The Oncologist did say that he would see some of things around the uterus in the cavity, like the bladder or the bowels and rectum, but not any around the stomach or behind. He would not test the abdominal fat layer for cancer. He said he would not do a bladder tack. He said that if in the future there was ever a need for radiation treatment, the webbing caused chronic issues that would be worse than the problem that had to be treated. He expected that I would have a 1 night stay in the hospital, but if anything unexpected came up that needed addressed it could be as long as 5 days. He gave me the laundry list of everything that could go wrong or increase the surgery time. I'm sorry I don't remember them all, but I remember it just scared me all the more. Like when I went to Lasik surgery. I wasn’t that scared until they read to me all the potential risks and things that could go wrong.
The doctor told me that he has done 400 of these surgeries (robotic) without any issues. He also told me that he is only one of a few that could do this surgery. In fact, he said he was in the top 5 of the country.
I have an ovary/tube that is adhered to the side wall of my body and he was confident he would find it. He said he expected the surgery to take about 2 1/2 hours if no issues. I will have to have a trach tube (ugh) and be fully unconscious for the procedure, I may have to have an episiotomy. Pathology will take about a week to come back for final staging diagnosis.
He told me that after the surgery no hormone therapy. He said my condition was caused by a combination of too much estrogen from ovaries and from being obese and the layer of fat around my abdomen creating estrogen. He said he did not advocate progesterone as a counter, that it caused issues like with blood clotting. He also mentioned that it has been found to increase weight as much as 10 pounds for every month a woman takes it. Which then adds tot he too much estrogen problem. He thought that my ovaries were putting out little estrogen now, but the ring of fat was putting out enough estrogen that I would have little change in how I feel.
On the day before surgery, he told me I could eat as normal, but not after midnight, and in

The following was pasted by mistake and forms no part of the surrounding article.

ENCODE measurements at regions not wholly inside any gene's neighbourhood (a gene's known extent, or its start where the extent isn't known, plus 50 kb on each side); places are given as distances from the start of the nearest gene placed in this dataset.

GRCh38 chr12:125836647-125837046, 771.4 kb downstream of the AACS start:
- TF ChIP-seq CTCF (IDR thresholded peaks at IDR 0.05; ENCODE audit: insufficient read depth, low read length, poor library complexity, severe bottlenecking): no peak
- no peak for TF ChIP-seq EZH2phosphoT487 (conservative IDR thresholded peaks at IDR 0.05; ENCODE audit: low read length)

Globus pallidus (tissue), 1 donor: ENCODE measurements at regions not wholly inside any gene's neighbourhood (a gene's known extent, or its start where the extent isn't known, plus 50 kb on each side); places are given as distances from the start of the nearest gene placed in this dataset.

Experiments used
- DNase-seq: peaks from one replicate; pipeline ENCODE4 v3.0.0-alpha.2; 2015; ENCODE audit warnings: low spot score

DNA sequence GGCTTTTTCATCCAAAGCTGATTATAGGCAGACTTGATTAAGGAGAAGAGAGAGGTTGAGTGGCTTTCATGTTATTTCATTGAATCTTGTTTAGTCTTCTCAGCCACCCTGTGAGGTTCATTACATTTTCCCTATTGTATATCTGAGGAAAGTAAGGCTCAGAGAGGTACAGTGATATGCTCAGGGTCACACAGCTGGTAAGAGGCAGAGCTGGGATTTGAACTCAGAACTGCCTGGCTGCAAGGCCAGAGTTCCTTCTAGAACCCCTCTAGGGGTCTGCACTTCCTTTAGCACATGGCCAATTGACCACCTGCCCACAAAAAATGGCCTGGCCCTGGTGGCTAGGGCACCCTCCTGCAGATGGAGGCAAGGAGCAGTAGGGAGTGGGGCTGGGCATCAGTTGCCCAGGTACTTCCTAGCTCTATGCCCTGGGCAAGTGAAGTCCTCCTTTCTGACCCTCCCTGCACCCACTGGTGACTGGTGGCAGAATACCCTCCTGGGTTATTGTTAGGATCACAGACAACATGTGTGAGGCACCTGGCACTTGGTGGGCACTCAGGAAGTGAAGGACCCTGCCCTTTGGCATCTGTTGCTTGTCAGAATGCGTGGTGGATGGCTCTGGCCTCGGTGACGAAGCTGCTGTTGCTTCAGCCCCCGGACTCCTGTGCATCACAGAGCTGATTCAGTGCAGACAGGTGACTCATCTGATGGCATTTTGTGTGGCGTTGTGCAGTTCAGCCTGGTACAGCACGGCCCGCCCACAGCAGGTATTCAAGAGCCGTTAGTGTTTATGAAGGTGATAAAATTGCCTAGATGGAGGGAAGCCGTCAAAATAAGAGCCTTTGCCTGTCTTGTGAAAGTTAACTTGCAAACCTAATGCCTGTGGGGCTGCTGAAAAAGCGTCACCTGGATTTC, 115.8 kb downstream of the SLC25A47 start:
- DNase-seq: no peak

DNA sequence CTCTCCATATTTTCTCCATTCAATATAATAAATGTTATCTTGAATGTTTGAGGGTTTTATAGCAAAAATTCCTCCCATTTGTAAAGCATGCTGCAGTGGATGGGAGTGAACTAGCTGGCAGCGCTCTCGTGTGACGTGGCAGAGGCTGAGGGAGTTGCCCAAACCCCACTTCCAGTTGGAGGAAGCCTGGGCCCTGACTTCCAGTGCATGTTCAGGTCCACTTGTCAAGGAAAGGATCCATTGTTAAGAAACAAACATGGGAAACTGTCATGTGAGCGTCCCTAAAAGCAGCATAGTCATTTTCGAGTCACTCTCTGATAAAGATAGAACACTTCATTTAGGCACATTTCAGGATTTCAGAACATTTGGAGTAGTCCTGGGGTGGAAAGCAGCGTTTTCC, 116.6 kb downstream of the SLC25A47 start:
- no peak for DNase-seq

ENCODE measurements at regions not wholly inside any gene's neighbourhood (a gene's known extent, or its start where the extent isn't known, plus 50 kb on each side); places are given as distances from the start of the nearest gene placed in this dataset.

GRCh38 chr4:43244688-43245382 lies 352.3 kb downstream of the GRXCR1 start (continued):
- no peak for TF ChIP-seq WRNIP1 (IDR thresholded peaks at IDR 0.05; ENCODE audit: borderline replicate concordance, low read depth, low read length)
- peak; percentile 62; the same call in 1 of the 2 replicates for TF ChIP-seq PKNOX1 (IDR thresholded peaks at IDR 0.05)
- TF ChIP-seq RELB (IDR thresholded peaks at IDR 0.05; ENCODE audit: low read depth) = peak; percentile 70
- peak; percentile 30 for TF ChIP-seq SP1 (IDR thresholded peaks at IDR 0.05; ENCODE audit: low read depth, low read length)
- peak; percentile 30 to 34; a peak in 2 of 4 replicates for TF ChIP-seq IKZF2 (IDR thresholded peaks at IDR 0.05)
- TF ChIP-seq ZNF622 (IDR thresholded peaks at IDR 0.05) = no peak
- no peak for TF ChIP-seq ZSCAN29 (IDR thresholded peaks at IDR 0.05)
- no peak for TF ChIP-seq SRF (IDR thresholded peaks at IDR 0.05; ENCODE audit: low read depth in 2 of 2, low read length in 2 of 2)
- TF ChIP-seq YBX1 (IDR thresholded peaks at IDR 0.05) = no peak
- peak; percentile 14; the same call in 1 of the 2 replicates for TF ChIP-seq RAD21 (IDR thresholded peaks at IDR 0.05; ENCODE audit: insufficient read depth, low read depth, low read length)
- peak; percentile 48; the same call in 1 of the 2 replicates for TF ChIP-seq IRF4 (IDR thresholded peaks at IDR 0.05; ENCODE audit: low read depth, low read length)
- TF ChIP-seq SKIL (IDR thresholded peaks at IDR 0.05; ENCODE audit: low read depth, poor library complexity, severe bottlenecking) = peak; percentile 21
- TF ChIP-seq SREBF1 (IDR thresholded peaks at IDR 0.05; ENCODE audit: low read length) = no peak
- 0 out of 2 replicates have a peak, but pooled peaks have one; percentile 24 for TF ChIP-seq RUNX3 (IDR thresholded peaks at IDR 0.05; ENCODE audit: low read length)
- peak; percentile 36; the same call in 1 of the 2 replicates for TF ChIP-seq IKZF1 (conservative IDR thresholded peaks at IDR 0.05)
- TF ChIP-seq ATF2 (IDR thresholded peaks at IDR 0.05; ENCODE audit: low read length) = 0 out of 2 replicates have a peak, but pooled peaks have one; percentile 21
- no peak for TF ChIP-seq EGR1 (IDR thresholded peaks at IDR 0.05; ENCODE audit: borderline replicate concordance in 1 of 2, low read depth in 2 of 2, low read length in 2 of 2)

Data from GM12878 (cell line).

stead of the bowel cleansing mix, I will have to do an enema in the evening and again in the morning before surgery. I have to shower the night before and the morning of to minimize germs as much as possible. All bedding was to be washed and changed.
He said that after surgery I will need to do a minimum of 3 hours a week of any type of exercise (light to medium). that it has been shown to reduce cancer risks by 30%. He told me that because I have been diagnosed with Endometrial Cancer that my chances for colon and breast cancer is increased. After the surgery they will schedule me for a colonoscopy and mammogram. The mammogram I was going to do anyhow for my yearly, but I hadn't planned on the other. He also highly recommended that I look into a type of gastric bypass surgery in the near future. He felt that it would reduce my risks considerably.
Overall, he did spend a good amount of time with me and patiently and thoroughly answered my questions. He was very forthright and I didn't feel like he was trying to sugar coat. I spent about 2-3 hours in his office. Afterwards, I was sent to pre-admission testing. The lab took blood for A1C, an Xray of my lungs (I have had severe pneumonia many years ago, and he said they wanted a baseline), and an EKG, plus I had a hundred more health questions to answer. An upper and lower CT scan was not ordered. He felt it unnecessary, though if I really wanted one he would.
I spent about 6 hours all together between both places. I feel tired and numb.
I know the surgery is necessary, but am still scared and worried. I just want it over with and my life back. I know that won't happen anytime soon. I'm slightly more hopeful about the outcome of this surgery, and am praying nothing worse is discovered. Then I have all these other procedures to look forward too and I know I will worry about the findings of these too. I had made lifestyle changes, but obviously it wasn't aggressive enough. So I will have to look into the gastric options he talked about further.
I hope this is helpful for anyone reading this.